In April this year, about a year after it disappeared, we saw the relaunch of the Jameson 18 in it’s newest form, the Jameson Bow Street 18 Cask Strength (along with a new Jameson 18 standard bottling). A blend of pot still and grain whiskey, this whiskey spent it’s time maturing in ex bourbon and sherry casks in Midleton before being married together and re-casked into first fill American ex bourbon casks for 12 months. This final 12 months of maturation then takes place in the Bow Street Visitors Centre, the ancestral home of Jameson whiskey. So why did it spend 12 months up in the big smoke? Just to be able to brand the name on the bottle. It did bring Bow Street back into the maturation business and I suppose it renewed the centre’s tradition for whiskey. Sure the visitor centre is cool and interesting but it always lacked the live experience. And while it is still not a distillery, at least now you can enter a live maturation site and breath in (DEEPLY) those lovely lingering aromas emanating from the casks in the form of the angels share. As an aside, there truly is no better experience than sampling a whiskey direct from the cask and Bow Street now offers this experience.
Anyway, I digress. The whiskey. New packaging, new bottle and new price hailed it’s way in a similar fashion as the Midleton Very Rare 2017 did in November last year. It was quite a jump for the Jameson 18, price wise that is. €130 for Jameson 18 in 2017 and with the relaunch it jumped to €200 for the standard ABV and €240 for Bow Street Cask Strength and while I do understand that there is only a set amount of space in Bow Street, meaning only a finite amount of whiskey for this bottling, it does unfortunately seem like we are in a race to the top for premiumisation. Dingle have done it. Independent bottles have done it. IDL have done it. It seems most brands are in some small way raising their prices slowly and surely to make all Irish whiskey fit into the premium market. And there I go digressing again……!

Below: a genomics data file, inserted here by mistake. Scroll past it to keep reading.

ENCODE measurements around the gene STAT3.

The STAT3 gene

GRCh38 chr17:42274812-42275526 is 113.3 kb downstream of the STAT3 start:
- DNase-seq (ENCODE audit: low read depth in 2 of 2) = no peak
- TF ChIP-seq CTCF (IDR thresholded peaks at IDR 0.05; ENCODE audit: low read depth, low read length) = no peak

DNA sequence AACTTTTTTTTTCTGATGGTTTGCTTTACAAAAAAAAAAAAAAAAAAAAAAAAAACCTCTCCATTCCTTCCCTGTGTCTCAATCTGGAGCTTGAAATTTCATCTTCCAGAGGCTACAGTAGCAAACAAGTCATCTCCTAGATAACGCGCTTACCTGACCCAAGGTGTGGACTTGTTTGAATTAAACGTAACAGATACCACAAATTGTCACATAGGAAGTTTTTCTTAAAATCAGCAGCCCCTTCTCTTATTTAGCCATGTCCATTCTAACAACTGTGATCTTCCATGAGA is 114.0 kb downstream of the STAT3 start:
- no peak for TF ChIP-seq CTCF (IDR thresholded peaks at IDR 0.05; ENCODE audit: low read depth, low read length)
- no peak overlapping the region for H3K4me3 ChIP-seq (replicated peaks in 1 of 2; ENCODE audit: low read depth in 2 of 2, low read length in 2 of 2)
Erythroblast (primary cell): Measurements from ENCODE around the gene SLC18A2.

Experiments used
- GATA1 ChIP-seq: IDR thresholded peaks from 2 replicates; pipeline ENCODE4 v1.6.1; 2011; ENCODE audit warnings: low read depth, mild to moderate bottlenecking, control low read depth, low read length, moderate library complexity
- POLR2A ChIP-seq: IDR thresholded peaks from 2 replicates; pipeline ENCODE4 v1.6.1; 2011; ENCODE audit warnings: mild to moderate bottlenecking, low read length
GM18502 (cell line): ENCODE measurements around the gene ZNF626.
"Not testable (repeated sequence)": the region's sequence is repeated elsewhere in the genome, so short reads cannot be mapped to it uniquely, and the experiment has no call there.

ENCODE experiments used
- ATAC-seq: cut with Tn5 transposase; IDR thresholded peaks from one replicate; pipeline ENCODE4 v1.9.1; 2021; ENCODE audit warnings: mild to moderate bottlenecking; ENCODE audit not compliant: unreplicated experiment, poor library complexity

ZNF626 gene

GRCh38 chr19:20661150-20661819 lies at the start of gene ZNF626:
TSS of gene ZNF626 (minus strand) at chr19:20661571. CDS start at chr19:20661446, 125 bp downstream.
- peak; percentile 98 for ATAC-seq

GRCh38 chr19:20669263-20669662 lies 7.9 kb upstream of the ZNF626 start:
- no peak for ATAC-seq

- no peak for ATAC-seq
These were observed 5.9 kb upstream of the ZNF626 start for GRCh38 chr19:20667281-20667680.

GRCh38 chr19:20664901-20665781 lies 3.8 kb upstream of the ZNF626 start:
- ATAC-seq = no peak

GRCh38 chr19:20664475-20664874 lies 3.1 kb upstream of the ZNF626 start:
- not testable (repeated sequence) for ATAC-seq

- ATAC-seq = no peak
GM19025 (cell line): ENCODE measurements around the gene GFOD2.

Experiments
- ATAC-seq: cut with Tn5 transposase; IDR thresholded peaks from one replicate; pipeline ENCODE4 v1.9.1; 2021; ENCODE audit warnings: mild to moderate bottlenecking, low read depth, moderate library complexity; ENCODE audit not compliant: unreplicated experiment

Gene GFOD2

So the Bow Street 18. Firstly, the packaging is fantastic. Real sturdy box with a map of bow street burnt into the wood. The opening is covered by a brass effect sliding door and the bottle has been widened and shortened into a pot still shape. The box also contains a little Jameson “coin” that has a code on the rear to access some online content. So what do we think of the liquid? A few months ago I got a beautiful sample from Irish Distillers and ashamedly, I am only getting around to reviewing it now!
Nose – Lots of wood with some toffee and cinnamon. Pot Still spices are evident and the higher ABV isn’t evident immediately. Addition of water brings out sweeter toffee and caramel notes.
Palate – Well that’s an explosion of flavours!! Lovely spicy warmth that reveals a sweet oily mouth feel. There’s white pepper in there, caramel, and almonds. Some baked bananas and a touch of créme brule. Addition of water makes it lose some of it’s obvious warmth which I enjoyed but it does allow some of the subtler notes come to the fore.
Finish – Medium to long with a slight dryness. Lots of vanilla towards the end as the alcohol slowly fades.
Overall – Who doesn’t love cask strength whiskey???!! It gives you a great experience to sit and enjoy multiple drams of the same whiskey by adding a wee drop of water each time to find your preference. I honestly don’t know why more Cask Strength expressions aren’t released (hint hint IDL, I would love a cask strength Redbreast 21……!!!). Taking price out of it, subjectively this is a cracking blend. SPS forward but still an easy drinking blend that provides an absolute burst of flavours. It’s a whiskey that would offend no one and be enjoyed by most. Is it better than a Redbreast 21? No, for the money, I don’t think so myself. Que IDL raising the price of RB21!!
On a final note as I finish this review, the Whiskey Fairy has delivered a full bottle of Jameson Bow Street 18 as a Christmas present from IDL…..I wonder what I should do with it?? Stay tuned fellow drammers…….!!
This sample was provided free of charge to the author. No monetary reward was received for the review. The review, as with all reviews, was written subjectively and not influenced in anyway.